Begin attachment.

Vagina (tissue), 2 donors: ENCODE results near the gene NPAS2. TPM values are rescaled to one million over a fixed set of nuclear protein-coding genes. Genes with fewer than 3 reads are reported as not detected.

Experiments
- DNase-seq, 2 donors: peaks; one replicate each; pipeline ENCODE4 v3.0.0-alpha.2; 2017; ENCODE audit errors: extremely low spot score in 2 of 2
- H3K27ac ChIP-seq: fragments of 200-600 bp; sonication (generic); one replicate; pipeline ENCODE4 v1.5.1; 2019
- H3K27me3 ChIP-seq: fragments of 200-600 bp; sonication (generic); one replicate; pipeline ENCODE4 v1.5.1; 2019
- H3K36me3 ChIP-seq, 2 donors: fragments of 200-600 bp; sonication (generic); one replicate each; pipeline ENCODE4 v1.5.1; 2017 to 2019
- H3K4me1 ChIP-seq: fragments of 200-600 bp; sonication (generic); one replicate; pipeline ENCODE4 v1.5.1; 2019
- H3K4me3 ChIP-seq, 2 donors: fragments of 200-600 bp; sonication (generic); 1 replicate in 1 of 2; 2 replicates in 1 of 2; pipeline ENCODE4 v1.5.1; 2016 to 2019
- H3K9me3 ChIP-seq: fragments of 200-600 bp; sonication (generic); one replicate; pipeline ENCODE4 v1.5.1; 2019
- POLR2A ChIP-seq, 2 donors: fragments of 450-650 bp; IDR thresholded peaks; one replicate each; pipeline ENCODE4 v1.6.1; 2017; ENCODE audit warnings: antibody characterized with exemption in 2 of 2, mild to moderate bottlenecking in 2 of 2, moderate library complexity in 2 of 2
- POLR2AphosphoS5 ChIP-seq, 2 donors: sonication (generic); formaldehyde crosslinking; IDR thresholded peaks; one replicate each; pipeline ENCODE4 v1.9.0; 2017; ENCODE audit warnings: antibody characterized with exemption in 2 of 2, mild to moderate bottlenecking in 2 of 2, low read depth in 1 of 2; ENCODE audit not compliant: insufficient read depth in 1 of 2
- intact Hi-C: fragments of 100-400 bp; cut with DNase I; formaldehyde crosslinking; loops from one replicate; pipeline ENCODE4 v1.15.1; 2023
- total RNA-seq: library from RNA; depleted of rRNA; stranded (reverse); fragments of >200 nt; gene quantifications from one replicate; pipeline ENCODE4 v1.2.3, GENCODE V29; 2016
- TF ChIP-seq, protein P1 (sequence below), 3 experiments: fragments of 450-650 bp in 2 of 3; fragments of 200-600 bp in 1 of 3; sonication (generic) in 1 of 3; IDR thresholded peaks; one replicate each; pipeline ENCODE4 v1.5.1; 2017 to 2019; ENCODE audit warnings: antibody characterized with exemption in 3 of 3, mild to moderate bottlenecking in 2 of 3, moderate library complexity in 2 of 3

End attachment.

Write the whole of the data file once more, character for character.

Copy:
Vagina (tissue), 2 donors: ENCODE results near the gene NPAS2. TPM values are rescaled to one million over a fixed set of nuclear protein-coding genes. Genes with fewer than 3 reads are reported as not detected.

Experiments
- DNase-seq, 2 donors: peaks; one replicate each; pipeline ENCODE4 v3.0.0-alpha.2; 2017; ENCODE audit errors: extremely low spot score in 2 of 2
- H3K27ac ChIP-seq: fragments of 200-600 bp; sonication (generic); one replicate; pipeline ENCODE4 v1.5.1; 2019
- H3K27me3 ChIP-seq: fragments of 200-600 bp; sonication (generic); one replicate; pipeline ENCODE4 v1.5.1; 2019
- H3K36me3 ChIP-seq, 2 donors: fragments of 200-600 bp; sonication (generic); one replicate each; pipeline ENCODE4 v1.5.1; 2017 to 2019
- H3K4me1 ChIP-seq: fragments of 200-600 bp; sonication (generic); one replicate; pipeline ENCODE4 v1.5.1; 2019
- H3K4me3 ChIP-seq, 2 donors: fragments of 200-600 bp; sonication (generic); 1 replicate in 1 of 2; 2 replicates in 1 of 2; pipeline ENCODE4 v1.5.1; 2016 to 2019
- H3K9me3 ChIP-seq: fragments of 200-600 bp; sonication (generic); one replicate; pipeline ENCODE4 v1.5.1; 2019
- POLR2A ChIP-seq, 2 donors: fragments of 450-650 bp; IDR thresholded peaks; one replicate each; pipeline ENCODE4 v1.6.1; 2017; ENCODE audit warnings: antibody characterized with exemption in 2 of 2, mild to moderate bottlenecking in 2 of 2, moderate library complexity in 2 of 2
- POLR2AphosphoS5 ChIP-seq, 2 donors: sonication (generic); formaldehyde crosslinking; IDR thresholded peaks; one replicate each; pipeline ENCODE4 v1.9.0; 2017; ENCODE audit warnings: antibody characterized with exemption in 2 of 2, mild to moderate bottlenecking in 2 of 2, low read depth in 1 of 2; ENCODE audit not compliant: insufficient read depth in 1 of 2
- intact Hi-C: fragments of 100-400 bp; cut with DNase I; formaldehyde crosslinking; loops from one replicate; pipeline ENCODE4 v1.15.1; 2023
- total RNA-seq: library from RNA; depleted of rRNA; stranded (reverse); fragments of >200 nt; gene quantifications from one replicate; pipeline ENCODE4 v1.2.3, GENCODE V29; 2016
- TF ChIP-seq, protein P1 (sequence below), 3 experiments: fragments of 450-650 bp in 2 of 3; fragments of 200-600 bp in 1 of 3; sonication (generic) in 1 of 3; IDR thresholded peaks; one replicate each; pipeline ENCODE4 v1.5.1; 2017 to 2019; ENCODE audit warnings: antibody characterized with exemption in 3 of 3, mild to moderate bottlenecking in 2 of 3, moderate library complexity in 2 of 3